Attorney for Respondent
Derek M. Cassady, pro se.
Attorney for the Indiana Supreme Court Disciplinary
Donald R. Lundberg, Executive Secretary
Dennis K. McKinney, Staff Attorney
Indiana Supreme Court
In The Matter Of
Derek M. Cassady, ________________________________
August 30, 2004
By failing to hold settlement proceeds in trust for a third-party medical provider
entitled to a portion of the proceeds, and instead by disbursing those earmarked
funds to himself and his client, Indianapolis attorney Derek M. Cassady violated the
Rules of Professional Conduct.
By agreed resolution with the Disciplinary Commission, the respondent today asks us to
approve a 30-day suspension for his attorney misconduct, with the entire period of
suspension stayed so long as the respondent complies with certain probationary terms.
Pursuant to Ind.Admission and Discipline Rule 23(11)(c), we approve the parties tendered resolution,
and herein recount the facts and circumstances of this case.
The respondents admission to the Bar of this state in 1994 confers disciplinary
jurisdiction of this matter.
The parties stipulate that the respondent settled a personal injury claim on behalf
of a client for $15,000 and placed the proceeds in his attorney trust
account. The respondent had signed an agreement with a third party medical provider
to the client that the respondent would withhold funds from any settlement to
pay the providers bill. That provider eventually amassed charges totaling $3,809.30 with
regard to the clients injuries. Due to the relatively small settlement amount, the
respondent and the provider agreed that the provider would accept a reduced fee;
however, they could not agree on the specific amount of the reduced fee.
The provider claimed it was owed $2,250 pursuant to the agreed reduction;
the respondent claimed they had agreed to settle the providers claim for $1,000.
The respondent ultimately forwarded to the provider a check for $1,000, with
the memo proclaiming, payment in full. The provider returned the check uncashed
to the respondent and demanded the $2,250.
Rather than attempt further negotiation to settle the dispute as to the amount
of the proceeds to which the third party was entitled, the respondent simply
divided the $1,000 he had earmarked for the third party between himself and
his client, paying his client $730 and keeping $270. Further, from his
attorney trust account, the respondent withdrew $10,000 in cash to pay the client
her share of the settlement proceeds, and took his own fee in cash
without using a check made payable to a named payee. The respondent
then advised the provider that he was no longer holding any funds from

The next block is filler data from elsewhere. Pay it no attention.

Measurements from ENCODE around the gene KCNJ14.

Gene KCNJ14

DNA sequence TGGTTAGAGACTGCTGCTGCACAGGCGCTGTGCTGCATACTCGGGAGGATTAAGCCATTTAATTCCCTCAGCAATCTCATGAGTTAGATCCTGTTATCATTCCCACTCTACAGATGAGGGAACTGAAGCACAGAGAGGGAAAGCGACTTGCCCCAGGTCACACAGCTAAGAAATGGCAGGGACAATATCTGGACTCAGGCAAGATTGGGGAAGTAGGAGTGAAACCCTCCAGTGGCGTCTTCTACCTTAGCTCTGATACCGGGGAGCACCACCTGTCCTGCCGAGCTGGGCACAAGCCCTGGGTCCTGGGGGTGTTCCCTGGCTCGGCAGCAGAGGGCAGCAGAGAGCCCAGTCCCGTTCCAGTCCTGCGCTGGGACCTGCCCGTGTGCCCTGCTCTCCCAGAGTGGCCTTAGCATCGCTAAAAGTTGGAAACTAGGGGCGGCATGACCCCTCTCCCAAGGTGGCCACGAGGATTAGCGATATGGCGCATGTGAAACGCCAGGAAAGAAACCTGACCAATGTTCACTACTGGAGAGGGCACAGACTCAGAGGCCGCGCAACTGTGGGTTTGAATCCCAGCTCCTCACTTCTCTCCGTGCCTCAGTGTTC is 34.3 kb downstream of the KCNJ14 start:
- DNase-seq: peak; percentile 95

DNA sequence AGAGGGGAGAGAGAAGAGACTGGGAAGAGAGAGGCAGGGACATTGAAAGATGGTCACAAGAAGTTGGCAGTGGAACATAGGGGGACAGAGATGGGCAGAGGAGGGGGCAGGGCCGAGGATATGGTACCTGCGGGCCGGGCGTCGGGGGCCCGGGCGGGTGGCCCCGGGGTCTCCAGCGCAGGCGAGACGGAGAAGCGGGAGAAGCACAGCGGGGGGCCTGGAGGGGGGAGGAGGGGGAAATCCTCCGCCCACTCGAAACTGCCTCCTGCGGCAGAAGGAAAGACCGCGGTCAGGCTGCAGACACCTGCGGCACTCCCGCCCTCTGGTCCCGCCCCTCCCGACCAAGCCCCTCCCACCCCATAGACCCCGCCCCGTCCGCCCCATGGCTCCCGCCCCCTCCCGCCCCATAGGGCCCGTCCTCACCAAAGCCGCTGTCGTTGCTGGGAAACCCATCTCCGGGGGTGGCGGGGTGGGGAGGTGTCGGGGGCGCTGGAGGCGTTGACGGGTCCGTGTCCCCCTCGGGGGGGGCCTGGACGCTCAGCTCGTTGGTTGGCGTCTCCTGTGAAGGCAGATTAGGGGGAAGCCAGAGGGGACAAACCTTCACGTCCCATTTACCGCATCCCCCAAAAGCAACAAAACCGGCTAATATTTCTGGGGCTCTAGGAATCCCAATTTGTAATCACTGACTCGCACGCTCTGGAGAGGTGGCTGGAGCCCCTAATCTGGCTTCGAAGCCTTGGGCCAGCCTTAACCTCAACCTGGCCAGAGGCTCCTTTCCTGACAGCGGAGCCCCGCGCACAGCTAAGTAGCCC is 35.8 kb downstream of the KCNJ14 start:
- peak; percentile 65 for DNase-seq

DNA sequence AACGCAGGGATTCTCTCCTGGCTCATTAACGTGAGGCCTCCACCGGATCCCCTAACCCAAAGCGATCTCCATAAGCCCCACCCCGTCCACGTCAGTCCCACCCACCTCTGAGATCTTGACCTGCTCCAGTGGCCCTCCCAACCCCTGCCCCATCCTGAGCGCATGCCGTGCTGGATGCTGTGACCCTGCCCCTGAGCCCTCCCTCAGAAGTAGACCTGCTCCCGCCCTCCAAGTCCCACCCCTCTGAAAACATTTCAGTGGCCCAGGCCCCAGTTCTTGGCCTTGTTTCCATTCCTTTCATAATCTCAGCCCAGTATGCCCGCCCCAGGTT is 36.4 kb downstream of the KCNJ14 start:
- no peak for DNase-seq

While responding to the Commissions demand for response to the providers subsequent grievance,
the respondent admitted that his lawyer trust account ledger was sloppy, incomplete, and
often nearly illegible.
See footnote The respondent also admitted that he failed to comply with
Admis.Disc.R. 23(29)(a)(2) and (3), which establish procedures for maintenance of records of attorney
trust accounts and ledgers for such accounts.See footnote
Indiana Professional Conduct Rule 1.15(b) provides, in relevant part, that a lawyer shall
promptly deliver to a client or third person any funds or other property
that the client or third person is entitled to receive and, upon request
by the client or third person, shall promptly render a full accounting regarding
such property. Implicit in that obligation is that a lawyer hold disputed
funds in trust until the dispute is resolved so that the lawyer can
effect accurate disbursement.
Matter of Young and Allen, 802 N.E.2d 922 (Ind.
2004). We find that the respondent violated Ind.Professional Conduct Rule 1.15(b) by
failing to hold in trust a portion of the settlement proceeds to pay
the outstanding bill of the third-party provider, and instead by disbursing those disputed
funds to himself and his client. He also failed to comply with
the requirements of Admis.Disc.R. 23(29)(a)(2) and (3) as already described above, and Admis.Disc.R.
23(29)(a)(5) by making a cash withdrawal from his attorney trust account rather than
a withdrawal by check to a named payee.
The parties agree to a stayed 30-day period of suspension, with a one-year
period of probation (subject to terms) underlying the stay. The probationary terms
are geared toward ensuring that the respondent learns to manage an attorney trust
account, that he pays the provider its claim of $2,250, and that a
CPA oversees his trust account. The agreed sanction calls for automatic reinstatement
should the respondent successfully comply with the terms of his probation. In
light of the respondents obvious (and self-professed) shortcomings with regard to recognition of